Just received a shipment of T. texense, the pecan truffle, from Georgia.
Fungus is relatively hard (for a truffle) with reddish-brown to brick-red
brown peridium, no warts visible, large venae externae patches, peridium
sometimes cracking, exposing lighter buff to grayish-brown interior;
sprores visible under 30x. Odor intriguing: to my nose a combination of
fresh green corn and fresh whole milk, on 9/20/2000, two days after being
harvested. Package received in zip-lock bag with soggy paper towel
enclosed and visible water droplets inside the bag, most truffles exuding
water vapor/water, and most truffles slick to the touch. (While this does
not necessarily harm the truffle, it can, in my opinion, reduce their
shelf-life/storage life, so will be immediately drying the truffles
before passing them along to Chef Greg Higgins for culinary
The pecan truffle is known from nearly anywhere pecans are grown. The
production reported by Dr. Tim Brenneman of the University of Georgia,
Dept. of Plant Pathology, Tifton, GA 31793 would indicate it is
relatively abundant (4 people collected "over 20 lbs." in 3.5 hours, or
about 1.5 pounds per man-hour of labor. Many were found partially exposed
(epigeous). Most of the specimens sent me were were hazel-nut to walnut
sized or larger, with some specimens (received last year) several inches
in diameter. Some specimens have indications of animal predation,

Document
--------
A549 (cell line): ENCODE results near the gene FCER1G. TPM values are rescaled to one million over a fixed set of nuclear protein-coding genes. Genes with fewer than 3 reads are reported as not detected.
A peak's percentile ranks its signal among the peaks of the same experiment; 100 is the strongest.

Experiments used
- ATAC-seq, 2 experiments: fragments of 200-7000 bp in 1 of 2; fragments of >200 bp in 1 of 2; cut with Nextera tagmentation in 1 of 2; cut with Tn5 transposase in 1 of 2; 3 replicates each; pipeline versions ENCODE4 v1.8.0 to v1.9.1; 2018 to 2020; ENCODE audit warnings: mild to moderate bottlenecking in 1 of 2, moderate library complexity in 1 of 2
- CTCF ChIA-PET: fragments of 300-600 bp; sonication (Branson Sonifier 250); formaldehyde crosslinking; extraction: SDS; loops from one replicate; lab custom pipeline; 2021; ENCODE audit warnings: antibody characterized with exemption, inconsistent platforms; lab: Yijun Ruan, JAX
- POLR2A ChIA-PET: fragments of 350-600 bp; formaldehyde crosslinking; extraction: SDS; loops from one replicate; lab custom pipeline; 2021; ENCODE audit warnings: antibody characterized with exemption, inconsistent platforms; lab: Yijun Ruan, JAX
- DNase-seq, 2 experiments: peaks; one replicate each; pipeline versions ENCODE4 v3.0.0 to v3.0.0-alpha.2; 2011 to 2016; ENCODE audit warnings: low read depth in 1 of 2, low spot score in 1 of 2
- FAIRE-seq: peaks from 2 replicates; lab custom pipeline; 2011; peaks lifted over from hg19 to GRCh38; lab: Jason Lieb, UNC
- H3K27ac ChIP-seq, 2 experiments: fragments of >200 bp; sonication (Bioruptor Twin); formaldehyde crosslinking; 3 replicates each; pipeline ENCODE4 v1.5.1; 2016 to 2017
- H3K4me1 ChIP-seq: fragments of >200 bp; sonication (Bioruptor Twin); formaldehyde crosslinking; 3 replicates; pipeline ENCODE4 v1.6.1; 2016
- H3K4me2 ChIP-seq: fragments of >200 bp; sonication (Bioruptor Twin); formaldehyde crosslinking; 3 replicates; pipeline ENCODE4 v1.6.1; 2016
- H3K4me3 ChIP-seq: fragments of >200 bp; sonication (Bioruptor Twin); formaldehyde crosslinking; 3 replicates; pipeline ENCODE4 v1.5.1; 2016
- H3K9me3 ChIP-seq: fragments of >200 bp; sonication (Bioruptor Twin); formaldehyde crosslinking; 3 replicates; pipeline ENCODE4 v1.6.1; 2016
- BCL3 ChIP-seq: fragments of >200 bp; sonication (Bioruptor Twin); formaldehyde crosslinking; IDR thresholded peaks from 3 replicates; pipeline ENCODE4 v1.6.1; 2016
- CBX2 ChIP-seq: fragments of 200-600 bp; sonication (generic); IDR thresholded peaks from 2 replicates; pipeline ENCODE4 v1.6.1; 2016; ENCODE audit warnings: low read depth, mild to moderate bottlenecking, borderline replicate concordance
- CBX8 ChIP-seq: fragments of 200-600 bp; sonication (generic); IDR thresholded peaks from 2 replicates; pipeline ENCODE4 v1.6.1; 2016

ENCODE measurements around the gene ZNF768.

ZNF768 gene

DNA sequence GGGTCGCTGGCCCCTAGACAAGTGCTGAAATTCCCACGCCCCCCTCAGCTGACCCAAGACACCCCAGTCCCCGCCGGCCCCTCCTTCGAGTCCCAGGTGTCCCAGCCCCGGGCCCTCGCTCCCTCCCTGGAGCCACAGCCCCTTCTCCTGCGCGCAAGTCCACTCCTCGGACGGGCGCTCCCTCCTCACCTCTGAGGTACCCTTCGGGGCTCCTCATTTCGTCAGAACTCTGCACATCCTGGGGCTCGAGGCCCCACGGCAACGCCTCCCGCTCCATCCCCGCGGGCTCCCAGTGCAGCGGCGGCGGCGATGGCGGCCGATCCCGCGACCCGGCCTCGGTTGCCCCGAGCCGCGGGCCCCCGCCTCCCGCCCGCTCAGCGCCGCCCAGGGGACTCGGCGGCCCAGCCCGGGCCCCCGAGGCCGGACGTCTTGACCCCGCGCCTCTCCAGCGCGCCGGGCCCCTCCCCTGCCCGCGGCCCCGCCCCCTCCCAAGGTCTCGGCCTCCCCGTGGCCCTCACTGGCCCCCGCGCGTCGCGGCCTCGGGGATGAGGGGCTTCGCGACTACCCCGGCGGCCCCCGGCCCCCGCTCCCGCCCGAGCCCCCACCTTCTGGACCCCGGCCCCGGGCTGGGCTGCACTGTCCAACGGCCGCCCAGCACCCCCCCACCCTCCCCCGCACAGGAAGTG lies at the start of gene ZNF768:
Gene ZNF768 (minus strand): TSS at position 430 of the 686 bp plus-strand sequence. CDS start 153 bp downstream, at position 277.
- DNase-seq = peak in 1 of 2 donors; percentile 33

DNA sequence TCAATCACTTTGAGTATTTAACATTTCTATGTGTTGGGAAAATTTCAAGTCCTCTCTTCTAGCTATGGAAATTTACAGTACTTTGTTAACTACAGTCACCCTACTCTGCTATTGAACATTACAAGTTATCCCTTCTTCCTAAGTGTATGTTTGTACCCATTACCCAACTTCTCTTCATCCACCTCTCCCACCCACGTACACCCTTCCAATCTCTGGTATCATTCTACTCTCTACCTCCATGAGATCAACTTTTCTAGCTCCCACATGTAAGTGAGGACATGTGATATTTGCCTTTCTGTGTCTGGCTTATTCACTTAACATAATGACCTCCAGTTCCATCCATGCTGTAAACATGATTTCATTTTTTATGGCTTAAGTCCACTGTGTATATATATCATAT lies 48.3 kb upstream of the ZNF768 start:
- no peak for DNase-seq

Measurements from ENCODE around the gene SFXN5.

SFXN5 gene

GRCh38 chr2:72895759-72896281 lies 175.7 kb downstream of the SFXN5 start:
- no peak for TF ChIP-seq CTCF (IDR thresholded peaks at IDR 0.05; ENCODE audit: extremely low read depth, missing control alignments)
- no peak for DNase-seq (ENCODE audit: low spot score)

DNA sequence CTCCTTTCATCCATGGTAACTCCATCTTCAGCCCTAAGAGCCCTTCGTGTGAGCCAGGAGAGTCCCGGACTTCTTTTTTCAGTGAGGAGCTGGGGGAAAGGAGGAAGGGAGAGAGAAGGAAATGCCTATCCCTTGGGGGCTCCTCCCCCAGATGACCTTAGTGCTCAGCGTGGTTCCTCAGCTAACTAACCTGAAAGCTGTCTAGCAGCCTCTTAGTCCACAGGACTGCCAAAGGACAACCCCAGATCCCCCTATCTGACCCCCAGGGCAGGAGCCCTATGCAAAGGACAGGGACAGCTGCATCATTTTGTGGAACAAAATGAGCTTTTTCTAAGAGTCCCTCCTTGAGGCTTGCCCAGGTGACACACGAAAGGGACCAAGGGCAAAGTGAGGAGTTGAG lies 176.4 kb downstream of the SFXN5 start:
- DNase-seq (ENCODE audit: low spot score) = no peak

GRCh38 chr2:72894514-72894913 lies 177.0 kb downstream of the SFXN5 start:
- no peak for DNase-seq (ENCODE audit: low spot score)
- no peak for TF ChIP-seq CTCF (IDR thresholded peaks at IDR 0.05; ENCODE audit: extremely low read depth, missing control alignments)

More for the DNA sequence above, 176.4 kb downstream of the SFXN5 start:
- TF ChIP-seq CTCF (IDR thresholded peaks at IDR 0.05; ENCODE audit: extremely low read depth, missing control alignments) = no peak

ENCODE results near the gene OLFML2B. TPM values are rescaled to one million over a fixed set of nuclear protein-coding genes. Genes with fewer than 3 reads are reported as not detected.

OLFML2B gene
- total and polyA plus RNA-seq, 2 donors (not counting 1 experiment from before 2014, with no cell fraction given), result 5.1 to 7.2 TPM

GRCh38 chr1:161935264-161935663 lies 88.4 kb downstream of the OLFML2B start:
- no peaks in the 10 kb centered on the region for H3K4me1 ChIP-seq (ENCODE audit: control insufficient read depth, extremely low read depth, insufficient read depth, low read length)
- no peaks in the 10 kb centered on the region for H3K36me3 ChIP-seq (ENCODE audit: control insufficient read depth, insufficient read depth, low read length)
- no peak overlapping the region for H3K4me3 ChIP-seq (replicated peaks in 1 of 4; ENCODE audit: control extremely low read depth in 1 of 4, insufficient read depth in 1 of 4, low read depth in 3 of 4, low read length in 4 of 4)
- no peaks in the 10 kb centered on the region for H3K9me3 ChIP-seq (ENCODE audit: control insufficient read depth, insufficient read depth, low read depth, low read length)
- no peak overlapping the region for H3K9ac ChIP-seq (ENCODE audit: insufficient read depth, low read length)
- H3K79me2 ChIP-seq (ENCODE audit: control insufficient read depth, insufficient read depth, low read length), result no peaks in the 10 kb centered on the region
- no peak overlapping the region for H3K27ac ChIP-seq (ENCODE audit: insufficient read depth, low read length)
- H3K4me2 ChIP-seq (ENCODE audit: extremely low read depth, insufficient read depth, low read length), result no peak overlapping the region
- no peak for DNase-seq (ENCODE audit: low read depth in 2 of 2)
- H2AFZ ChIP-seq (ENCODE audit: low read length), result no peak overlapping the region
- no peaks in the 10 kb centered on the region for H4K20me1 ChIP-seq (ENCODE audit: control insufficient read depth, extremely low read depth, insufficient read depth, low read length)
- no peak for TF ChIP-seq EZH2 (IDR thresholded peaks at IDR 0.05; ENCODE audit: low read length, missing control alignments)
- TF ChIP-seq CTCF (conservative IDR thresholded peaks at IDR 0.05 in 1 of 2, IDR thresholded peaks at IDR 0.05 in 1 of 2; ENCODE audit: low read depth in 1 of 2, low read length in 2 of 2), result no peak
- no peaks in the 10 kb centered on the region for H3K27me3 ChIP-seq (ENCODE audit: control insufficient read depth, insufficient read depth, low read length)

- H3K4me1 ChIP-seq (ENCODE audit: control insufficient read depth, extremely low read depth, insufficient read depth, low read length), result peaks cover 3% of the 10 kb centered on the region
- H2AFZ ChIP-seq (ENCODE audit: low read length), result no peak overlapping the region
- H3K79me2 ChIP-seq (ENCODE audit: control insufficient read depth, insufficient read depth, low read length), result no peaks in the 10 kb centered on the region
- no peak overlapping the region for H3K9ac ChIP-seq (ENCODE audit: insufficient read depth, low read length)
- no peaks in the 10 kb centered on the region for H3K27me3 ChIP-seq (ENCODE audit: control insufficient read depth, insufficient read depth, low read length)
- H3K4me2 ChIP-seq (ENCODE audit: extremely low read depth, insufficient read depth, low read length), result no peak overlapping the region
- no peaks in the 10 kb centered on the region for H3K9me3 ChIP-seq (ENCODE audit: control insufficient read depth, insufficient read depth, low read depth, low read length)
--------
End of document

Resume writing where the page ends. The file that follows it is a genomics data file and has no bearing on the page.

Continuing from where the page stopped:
possibly squirrel, chipmunk or mouse (another indication of maturity,
since animal mycophagy generally does not occur with immature truffles,
in my experience).
It is our opinion these truffles may have culinary importance, and may be
common enough in other stands of pecans for other orchardists to be
looking for them.
T. texense has been reported from Texas to Georgia, from Florida north at
least to Ohio, and possibly into Canada.
Additional information on range, fruiting times, size, and recipes are
requested. I would be interested hearing of other reports of this truffle
in the U.S.
Please note: These truffles are _NOT_ for sale at the website below. They
are still in the developmental stages for recipes/marketing/production.
However, free samples may be sent (serious chefs only, please) by
contacting Dr. Tim Brenneman at the address above.
I believe (just brainstorming here) that the truffle would go well with
corn in a chowder; potential fondue use; sliced over fresh-cooked poultry
or fish with a roue; sliced thin on hors d'oeuvres for garnish; and
perhaps in a thin bechamel sauce on fresh-baked potatoes. Until more
experiments are done with the truffle, I would try to stay away from
excessive heat, and add thin-sliced truffles to most dishes just before
Daniel B. Wheeler
Sent via Deja.com http://www.deja.com/
Before you buy.